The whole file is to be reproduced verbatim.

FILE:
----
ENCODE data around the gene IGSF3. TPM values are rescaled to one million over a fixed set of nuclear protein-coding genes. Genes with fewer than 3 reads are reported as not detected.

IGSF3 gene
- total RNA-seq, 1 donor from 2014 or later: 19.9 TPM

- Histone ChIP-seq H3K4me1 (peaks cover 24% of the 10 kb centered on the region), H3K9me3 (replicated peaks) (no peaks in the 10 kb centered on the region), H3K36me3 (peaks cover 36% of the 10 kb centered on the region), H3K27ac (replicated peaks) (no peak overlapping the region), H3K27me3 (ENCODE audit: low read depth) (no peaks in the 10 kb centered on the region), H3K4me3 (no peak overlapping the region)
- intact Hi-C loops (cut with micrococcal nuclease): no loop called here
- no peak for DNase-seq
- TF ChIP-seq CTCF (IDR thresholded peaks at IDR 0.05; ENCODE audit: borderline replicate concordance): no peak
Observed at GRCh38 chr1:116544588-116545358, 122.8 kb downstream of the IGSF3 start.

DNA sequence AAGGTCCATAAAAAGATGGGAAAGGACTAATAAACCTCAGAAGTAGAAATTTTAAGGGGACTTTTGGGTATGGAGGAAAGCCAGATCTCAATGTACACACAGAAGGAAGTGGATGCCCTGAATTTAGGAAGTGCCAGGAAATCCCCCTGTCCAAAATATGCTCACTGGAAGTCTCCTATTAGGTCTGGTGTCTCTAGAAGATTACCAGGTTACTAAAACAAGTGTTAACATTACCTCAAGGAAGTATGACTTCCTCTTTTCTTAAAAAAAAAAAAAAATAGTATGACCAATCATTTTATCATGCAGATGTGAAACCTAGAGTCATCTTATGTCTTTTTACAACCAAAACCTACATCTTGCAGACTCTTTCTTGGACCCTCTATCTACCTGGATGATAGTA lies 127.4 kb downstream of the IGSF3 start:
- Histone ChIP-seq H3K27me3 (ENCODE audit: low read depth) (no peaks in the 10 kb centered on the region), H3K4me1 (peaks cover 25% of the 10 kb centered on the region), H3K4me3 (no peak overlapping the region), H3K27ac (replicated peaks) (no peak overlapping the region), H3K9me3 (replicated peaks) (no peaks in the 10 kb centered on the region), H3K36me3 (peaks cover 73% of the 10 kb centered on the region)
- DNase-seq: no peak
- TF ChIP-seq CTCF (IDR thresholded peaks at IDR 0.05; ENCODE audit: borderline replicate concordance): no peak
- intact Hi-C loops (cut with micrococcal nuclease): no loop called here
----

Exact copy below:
ENCODE data around the gene IGSF3. TPM values are rescaled to one million over a fixed set of nuclear protein-coding genes. Genes with fewer than 3 reads are reported as not detected.

IGSF3 gene
- total RNA-seq, 1 donor from 2014 or later: 19.9 TPM

- Histone ChIP-seq H3K4me1 (peaks cover 24% of the 10 kb centered on the region), H3K9me3 (replicated peaks) (no peaks in the 10 kb centered on the region), H3K36me3 (peaks cover 36% of the 10 kb centered on the region), H3K27ac (replicated peaks) (no peak overlapping the region), H3K27me3 (ENCODE audit: low read depth) (no peaks in the 10 kb centered on the region), H3K4me3 (no peak overlapping the region)
- intact Hi-C loops (cut with micrococcal nuclease): no loop called here
- no peak for DNase-seq
- TF ChIP-seq CTCF (IDR thresholded peaks at IDR 0.05; ENCODE audit: borderline replicate concordance): no peak
Observed at GRCh38 chr1:116544588-116545358, 122.8 kb downstream of the IGSF3 start.

DNA sequence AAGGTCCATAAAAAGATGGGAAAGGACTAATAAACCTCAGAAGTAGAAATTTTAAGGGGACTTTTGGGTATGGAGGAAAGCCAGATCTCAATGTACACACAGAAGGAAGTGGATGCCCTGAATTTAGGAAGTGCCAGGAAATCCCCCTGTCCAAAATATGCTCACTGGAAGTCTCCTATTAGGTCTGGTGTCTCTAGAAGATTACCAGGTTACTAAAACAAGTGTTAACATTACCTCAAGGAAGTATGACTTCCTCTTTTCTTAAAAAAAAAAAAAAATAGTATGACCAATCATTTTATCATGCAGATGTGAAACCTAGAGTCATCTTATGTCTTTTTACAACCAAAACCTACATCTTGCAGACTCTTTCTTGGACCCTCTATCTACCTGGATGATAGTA lies 127.4 kb downstream of the IGSF3 start:
- Histone ChIP-seq H3K27me3 (ENCODE audit: low read depth) (no peaks in the 10 kb centered on the region), H3K4me1 (peaks cover 25% of the 10 kb centered on the region), H3K4me3 (no peak overlapping the region), H3K27ac (replicated peaks) (no peak overlapping the region), H3K9me3 (replicated peaks) (no peaks in the 10 kb centered on the region), H3K36me3 (peaks cover 73% of the 10 kb centered on the region)
- DNase-seq: no peak
- TF ChIP-seq CTCF (IDR thresholded peaks at IDR 0.05; ENCODE audit: borderline replicate concordance): no peak
- intact Hi-C loops (cut with micrococcal nuclease): no loop called here